But somehow, title and power had stopped being enough. Despite power and authority, Nicodemus oddly felt it was Jesus who potentially had something to teach him, and maybe asking questions of this Jesus guy in front of others made Nicodemus embarrassed. Maybe he didn’t want to be seen questioning his faith?


Have you ever saved a hard question to ask at night rather than in the daytime? Have you ever felt like you wanted to take a risk, but doing it in broad daylight was too much? Have you ever felt like you needed a fresh start, but you didn’t know how to begin again?


I imagine this was the way our guy Nicodemus felt. We have no idea what kind of life he was coming from. Did he feel trapped in some way? Was he seeking a spark that he’d lost? Had his faith somehow become irrelevant? Was he being judged by others for asking simple questions? We have no idea. But what we do know is that when Jesus tells him that “no one can see the kingdom of God except by being born from above,” he jumps on this with a big, full-throttled question: “How can (!) anyone be born after growing old?” How is it possible? Tongue in cheek, he asks further…Can you enter your mother’s womb and be born a second time?


In other words, how can you begin again when it seems like an impossible prospect? How can you get a fresh start when you’re engrained in old ways?


In a moment of sacred space, Jesus offers an answer. Anyone can begin again. The key is to understand that our life is not calculated and limited by years lived and material accomplishments and earthly standards of wealth and power. God measures our life by how well we live into and bring forth God’s kingdom in the midst of our earthly life. Trading our limited earthly goals and priorities instead for God’s limitless goals and aspirations of justice, love, and being a kind neighbor. When we can trade one set of earthly priorities for the heavenly, God-given ones, this is what Jesus calls being born of the Spirit. We are released from whatever it is that holds us back from imagining a new and better chapter. When we are born of the Spirit we are able to see possibilities where before there were only barriers. Life where there was death. Hope where there was only despair. Justice and mercy where there was only condemnation and judgment. Being born of the Spirit is like a new beginning. It’s the freedom to imagine a different ending for ourselves and the world as a whole.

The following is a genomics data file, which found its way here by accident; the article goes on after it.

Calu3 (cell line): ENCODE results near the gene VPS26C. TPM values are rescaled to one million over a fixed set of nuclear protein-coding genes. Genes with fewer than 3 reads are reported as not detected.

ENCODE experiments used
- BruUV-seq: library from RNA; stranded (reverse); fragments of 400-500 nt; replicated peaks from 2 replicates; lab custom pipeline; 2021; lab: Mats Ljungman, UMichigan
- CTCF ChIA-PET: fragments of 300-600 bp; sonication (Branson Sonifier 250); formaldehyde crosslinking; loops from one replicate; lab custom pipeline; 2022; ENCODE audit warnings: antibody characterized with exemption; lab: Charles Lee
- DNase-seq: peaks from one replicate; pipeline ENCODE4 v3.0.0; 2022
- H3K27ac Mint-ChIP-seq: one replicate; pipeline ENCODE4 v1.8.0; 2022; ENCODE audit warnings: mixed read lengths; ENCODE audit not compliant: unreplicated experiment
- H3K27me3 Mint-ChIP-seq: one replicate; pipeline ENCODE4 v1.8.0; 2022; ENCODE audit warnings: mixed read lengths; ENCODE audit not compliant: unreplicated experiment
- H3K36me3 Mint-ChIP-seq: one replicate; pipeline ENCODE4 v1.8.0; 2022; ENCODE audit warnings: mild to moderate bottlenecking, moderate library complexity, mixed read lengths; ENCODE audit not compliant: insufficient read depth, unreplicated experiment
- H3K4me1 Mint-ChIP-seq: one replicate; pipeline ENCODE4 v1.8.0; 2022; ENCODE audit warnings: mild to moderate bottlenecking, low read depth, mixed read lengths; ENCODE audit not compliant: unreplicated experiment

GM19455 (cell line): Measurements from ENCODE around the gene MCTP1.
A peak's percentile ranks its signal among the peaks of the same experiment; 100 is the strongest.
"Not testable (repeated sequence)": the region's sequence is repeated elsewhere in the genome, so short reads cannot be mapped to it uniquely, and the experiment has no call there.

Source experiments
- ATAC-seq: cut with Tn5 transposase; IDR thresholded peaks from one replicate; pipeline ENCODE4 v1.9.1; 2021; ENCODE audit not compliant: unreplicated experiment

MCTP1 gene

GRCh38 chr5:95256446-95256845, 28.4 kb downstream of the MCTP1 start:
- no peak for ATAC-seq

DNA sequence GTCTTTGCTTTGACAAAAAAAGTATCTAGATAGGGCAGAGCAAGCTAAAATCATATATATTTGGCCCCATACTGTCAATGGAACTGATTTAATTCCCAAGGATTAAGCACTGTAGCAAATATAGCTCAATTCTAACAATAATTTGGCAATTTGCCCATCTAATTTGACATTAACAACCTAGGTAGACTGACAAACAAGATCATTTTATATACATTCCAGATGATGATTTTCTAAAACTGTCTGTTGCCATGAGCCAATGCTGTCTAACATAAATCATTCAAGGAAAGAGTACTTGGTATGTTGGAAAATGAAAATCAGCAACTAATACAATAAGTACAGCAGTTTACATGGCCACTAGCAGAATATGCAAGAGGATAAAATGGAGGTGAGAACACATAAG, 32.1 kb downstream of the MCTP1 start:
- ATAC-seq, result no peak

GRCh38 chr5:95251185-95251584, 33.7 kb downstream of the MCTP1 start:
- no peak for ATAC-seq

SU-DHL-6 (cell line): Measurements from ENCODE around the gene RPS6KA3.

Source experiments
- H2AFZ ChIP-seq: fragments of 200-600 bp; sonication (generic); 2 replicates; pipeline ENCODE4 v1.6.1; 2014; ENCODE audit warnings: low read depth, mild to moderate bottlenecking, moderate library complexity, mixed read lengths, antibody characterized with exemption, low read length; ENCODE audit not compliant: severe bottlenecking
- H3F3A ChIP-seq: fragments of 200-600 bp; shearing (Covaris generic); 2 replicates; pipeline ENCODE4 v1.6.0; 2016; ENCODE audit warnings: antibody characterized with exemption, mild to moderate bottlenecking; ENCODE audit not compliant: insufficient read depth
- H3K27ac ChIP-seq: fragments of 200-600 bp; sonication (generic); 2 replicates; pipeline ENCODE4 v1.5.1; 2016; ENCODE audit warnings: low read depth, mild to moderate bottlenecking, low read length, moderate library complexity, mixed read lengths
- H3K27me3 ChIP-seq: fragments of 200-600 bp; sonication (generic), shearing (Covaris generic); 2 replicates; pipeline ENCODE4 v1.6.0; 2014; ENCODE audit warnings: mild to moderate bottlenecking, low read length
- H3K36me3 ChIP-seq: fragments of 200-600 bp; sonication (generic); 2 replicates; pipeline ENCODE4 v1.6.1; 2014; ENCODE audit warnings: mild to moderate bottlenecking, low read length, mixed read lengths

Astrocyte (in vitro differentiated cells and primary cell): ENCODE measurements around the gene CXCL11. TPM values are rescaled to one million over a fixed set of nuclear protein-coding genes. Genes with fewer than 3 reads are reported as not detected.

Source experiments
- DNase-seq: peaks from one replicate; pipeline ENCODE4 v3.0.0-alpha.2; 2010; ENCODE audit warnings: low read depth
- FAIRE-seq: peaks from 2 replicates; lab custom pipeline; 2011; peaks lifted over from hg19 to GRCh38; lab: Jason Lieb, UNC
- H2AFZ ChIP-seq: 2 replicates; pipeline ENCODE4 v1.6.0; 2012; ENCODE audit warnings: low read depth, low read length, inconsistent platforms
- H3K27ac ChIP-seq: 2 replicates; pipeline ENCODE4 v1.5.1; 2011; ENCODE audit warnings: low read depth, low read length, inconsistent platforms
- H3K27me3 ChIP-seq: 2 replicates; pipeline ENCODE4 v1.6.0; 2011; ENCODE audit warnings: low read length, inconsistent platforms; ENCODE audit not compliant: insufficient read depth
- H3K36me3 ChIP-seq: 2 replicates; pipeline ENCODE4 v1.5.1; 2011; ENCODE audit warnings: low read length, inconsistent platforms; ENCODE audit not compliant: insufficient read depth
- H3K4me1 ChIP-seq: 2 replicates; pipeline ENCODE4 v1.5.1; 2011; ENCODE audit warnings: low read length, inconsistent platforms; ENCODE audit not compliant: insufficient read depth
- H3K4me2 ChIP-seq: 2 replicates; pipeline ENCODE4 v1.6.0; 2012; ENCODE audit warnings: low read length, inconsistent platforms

How do we begin again? We let the Spirit of God into our lives, to blow where it wants. We find the courage and faith to imagine that earth can be as it is in heaven. We begin again by accepting God’s grace to turn toward possibility.


I wish I could tell you how it all worked out for Nicodemus. We don’t know too much about what happened with him, how his life was different after his clandestine, starry encounter with Jesus. But we do know this. When most everyone else had walked away from Jesus as he was dying on the cross, Nicodemus walked toward Jesus, unafraid of being seen in the daylight and associated with this man, he was one of the two who asked to care for Jesus’ body, giving it a proper burial. Perhaps Nicodemus had an inkling of hope that the Spirit was still moving. That miracles and new beginnings were still possible. That his life could be part of this movement and that he could have one small part in bringing a new day. Against all the odds, Nicodemus decided that day to be part of what the Spirit was doing, laying a body that felt lifeless and dead, into the darkness of a tomb. You see, Nicodemus knew a thing or two about darkness and how new beginnings can often start there.


No matter what makes you feel trapped and boxed in, let this story bring you hope. No matter what earthly limitations and injustices make you feel like nothing can change. Let the Spirit find you in the darkest night. Let a God who turns tombs into wombs give you new birth. Let Jesus’ starry conversation full of questioning and wondering, help you to understand what the opposite of condemnation and judgment look like.


I want to keep seeking this Spirit that blows in the wind. And I want to keep seeking it with you. Together let’s keep seeking a life lived by heavenly standards. Let’s keep seeking a safe place where our questions are welcomed and new beginnings are possible. A place where God’s love invites everyone to the table.